MANILA (UPDATE) — There is a need to “rethink” the learning materials used in schools so they would focus on teaching students “the basics” and prepare them for “better jobs”, President Ferdinand "Bongbong" Marcos, Jr. said Thursday in his inaugural address.
“What we teach in our schools, the materials used must be rethought. I am not talking about history,” Marcos said, apparently addressing critics’ fears that his presidency would lead to the whitewashing of his father’s martial law rule in history books.
“I am talking about the basics, the sciences, sharpening theoretical aptitude and imparting vocational skills,” he added.
Marcos’ sister, Sen. Imee, earlier said their family had no plans of revising history, rather only to “make public what we know [is] our side of the story.”
In his first speech as the country's 17th President, Marcos said “there is hope for a comeback” of an “education system that prepared coming generations for more and better jobs,” adding that Vice President and incoming Education Secretary Sara Duterte “will fit that mission to a tee.”
Earlier this month, Duterte said Marcos sought for a review of the K-12 program, a move welcomed by lawmakers and advocates who have long raised concerns of a “learning crisis” said to be plaguing the country’s education system.
Advocates said the learning crisis was made apparent by Filipino students’ poor learning outcomes and performance in international assessments. It was exacerbated by the COVID-19 pandemic as schools were shuttered and shifted to a less effective remote learning setup, they added.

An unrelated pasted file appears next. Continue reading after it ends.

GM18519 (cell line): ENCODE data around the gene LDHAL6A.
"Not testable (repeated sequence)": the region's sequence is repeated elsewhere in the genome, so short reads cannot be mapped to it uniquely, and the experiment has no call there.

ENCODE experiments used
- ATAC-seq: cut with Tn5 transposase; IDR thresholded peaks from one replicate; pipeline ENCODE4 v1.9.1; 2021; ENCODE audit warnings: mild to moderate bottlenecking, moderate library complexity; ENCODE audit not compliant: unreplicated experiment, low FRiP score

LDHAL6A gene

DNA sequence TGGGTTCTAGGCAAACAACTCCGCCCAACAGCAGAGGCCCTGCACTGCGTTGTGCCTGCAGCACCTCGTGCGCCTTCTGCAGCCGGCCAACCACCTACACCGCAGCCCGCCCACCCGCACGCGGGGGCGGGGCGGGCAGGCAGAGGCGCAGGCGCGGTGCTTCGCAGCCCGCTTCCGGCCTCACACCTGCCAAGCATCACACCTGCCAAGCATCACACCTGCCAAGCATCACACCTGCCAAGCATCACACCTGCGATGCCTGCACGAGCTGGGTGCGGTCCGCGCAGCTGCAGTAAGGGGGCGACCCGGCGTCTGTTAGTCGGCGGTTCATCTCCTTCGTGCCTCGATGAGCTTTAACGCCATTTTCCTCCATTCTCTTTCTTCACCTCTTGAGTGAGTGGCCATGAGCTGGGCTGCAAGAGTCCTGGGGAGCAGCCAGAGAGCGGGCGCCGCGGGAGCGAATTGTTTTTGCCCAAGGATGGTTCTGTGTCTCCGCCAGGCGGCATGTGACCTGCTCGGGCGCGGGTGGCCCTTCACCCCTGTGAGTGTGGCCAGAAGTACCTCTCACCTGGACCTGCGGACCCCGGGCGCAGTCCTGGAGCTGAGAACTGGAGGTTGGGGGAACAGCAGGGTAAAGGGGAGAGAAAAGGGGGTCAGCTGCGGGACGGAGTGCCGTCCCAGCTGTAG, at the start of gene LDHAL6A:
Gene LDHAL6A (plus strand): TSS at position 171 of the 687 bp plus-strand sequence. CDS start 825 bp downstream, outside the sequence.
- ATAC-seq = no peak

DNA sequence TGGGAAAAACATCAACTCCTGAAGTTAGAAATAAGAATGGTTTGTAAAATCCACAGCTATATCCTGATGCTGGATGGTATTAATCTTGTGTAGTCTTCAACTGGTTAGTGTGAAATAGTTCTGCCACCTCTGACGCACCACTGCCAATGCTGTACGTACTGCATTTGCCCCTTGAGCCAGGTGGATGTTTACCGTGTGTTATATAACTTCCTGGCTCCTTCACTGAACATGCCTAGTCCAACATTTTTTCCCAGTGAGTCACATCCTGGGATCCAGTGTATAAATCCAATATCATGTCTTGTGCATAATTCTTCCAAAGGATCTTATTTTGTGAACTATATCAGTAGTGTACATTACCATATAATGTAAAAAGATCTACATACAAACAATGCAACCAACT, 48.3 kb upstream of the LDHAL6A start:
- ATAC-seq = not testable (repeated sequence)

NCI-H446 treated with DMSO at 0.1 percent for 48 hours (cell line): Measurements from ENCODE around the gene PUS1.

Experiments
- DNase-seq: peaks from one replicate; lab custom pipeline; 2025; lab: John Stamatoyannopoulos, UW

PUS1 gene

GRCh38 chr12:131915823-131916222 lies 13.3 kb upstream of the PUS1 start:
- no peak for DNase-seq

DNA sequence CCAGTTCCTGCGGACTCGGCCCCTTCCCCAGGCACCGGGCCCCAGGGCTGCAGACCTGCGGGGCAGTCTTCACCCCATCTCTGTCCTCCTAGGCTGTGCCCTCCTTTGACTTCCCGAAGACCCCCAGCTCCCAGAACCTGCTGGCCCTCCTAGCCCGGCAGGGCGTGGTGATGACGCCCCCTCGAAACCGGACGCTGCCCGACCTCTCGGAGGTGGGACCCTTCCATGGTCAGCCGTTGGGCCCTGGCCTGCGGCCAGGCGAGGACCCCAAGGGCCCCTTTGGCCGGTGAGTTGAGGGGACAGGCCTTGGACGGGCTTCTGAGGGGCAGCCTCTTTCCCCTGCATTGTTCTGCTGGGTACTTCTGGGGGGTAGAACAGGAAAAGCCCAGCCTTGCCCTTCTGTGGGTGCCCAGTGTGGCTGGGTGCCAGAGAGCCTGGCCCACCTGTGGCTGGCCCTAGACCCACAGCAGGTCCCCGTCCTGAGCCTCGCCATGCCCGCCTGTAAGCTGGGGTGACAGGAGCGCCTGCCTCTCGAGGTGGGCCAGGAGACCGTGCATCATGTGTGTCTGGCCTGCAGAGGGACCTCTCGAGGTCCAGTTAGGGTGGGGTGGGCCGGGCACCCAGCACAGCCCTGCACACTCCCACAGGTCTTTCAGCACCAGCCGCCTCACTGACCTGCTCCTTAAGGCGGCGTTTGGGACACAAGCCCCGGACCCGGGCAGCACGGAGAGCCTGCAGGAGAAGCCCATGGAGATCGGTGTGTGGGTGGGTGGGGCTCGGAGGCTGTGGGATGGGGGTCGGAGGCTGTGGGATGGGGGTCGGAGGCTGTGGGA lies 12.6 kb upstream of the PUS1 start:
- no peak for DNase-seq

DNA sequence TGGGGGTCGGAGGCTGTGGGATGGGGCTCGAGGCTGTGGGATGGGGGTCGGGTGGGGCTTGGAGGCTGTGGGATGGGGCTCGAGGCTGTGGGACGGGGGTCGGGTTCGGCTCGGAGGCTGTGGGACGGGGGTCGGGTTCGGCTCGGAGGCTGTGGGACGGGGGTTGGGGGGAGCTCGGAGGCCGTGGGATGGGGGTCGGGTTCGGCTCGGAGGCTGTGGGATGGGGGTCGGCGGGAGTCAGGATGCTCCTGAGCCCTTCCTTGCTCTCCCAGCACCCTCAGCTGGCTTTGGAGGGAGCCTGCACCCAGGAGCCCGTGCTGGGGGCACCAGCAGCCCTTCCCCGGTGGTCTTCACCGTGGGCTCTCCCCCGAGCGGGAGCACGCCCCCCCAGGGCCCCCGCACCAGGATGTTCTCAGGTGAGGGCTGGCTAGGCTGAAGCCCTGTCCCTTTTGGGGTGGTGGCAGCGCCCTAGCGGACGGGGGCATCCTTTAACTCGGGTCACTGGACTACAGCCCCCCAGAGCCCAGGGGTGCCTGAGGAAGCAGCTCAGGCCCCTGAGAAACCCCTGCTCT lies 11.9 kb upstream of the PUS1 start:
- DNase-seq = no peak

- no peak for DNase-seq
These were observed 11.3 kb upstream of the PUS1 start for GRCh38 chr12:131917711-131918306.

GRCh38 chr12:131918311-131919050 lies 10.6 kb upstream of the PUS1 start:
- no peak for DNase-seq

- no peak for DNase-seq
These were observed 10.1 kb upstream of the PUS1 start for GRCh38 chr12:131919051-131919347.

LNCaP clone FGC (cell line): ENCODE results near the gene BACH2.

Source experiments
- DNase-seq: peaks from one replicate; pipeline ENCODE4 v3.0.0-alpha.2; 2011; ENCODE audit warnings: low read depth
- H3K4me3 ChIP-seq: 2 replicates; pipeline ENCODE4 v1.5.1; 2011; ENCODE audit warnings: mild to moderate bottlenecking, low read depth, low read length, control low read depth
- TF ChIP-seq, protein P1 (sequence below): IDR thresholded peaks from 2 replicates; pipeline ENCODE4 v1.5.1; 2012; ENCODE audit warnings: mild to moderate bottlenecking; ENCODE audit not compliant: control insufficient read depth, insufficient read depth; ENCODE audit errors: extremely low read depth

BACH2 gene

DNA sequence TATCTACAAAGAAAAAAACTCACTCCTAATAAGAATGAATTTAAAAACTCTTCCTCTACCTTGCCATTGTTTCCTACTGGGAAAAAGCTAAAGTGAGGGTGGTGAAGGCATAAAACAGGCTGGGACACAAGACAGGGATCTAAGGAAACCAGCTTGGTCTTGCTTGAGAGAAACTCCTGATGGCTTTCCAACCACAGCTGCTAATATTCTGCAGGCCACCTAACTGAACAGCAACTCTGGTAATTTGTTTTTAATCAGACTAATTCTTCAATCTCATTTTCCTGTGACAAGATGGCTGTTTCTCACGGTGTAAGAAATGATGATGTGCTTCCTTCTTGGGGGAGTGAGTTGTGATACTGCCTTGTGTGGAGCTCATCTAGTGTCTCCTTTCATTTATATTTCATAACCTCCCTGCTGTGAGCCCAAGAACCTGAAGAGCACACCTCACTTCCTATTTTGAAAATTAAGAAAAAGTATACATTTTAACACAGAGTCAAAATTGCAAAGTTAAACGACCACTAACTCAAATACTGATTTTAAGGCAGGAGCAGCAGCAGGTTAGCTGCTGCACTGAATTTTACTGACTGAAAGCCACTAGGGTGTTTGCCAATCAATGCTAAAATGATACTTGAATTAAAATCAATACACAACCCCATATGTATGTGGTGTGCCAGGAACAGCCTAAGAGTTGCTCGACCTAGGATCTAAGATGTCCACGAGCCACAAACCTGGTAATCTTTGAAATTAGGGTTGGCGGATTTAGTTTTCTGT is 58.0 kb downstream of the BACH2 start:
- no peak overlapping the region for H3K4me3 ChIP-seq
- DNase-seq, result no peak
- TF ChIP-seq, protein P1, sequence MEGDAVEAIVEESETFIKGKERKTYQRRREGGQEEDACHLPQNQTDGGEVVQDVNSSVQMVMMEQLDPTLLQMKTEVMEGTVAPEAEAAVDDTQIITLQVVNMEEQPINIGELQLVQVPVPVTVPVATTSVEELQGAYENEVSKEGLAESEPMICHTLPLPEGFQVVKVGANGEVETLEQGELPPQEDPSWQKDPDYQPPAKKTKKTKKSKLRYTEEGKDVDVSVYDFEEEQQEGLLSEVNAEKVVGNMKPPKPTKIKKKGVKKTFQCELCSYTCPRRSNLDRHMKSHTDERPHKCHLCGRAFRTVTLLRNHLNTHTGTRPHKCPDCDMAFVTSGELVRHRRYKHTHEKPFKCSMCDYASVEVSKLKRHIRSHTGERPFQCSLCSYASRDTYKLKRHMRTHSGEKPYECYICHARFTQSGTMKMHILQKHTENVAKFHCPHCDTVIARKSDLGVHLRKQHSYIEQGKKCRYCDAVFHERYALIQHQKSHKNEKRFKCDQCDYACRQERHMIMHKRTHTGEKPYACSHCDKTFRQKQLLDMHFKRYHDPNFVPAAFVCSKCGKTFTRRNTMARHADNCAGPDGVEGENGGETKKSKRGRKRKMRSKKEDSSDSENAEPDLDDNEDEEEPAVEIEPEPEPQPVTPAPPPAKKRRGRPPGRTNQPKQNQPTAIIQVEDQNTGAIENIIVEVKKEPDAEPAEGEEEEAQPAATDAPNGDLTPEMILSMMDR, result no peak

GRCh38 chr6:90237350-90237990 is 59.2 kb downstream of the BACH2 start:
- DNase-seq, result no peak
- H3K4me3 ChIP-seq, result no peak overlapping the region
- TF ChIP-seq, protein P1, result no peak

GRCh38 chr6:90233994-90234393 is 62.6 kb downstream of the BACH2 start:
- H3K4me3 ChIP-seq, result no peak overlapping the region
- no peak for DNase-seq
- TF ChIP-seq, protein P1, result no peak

ACT Teachers Party-list Rep. France Castro said she hopes Marcos would fulfill the “pretty promises” made in his inaugural address.
“Nabudol na kasi tayo [nang] ilang beses na. Mahirap na maulit pa,” she said in a statement.
(We’ve been fooled with these promises several times now. It’s hard if we fall for it again.)
Castro, who agrees that the K-12 program should undergo a review, also called on the Marcos administration to “listen to the demands of teachers and significantly increase their salaries.”
Meanwhile, the Teachers’ Dignity Coalition (TDC) reminded Marcos to fulfill the promises he made to the education sector during the campaign period, which includes raising teachers’ salaries and relieving them of administrative tasks.
“Our teachers will actively push for education reforms and will engage the Marcos administration. Through our collective strength and effort, we will work for the realization of Marcos’ campaign promises as well as other issues that seem to have been overlooked by previous administrations,” TDC National Chairperson Benjo Basas said in a statement.
The group also reiterated its 13-point agenda for the Marcos administration, which include upgrading the entry-level salaries of public school teachers to at least Salary Grade 15, providing financial assistance to education workers who have contracted COVID-19, reducing class sizes, ensuring a 1:1 text book to student ratio, and strengthening the study of Philippine history and literature, among others.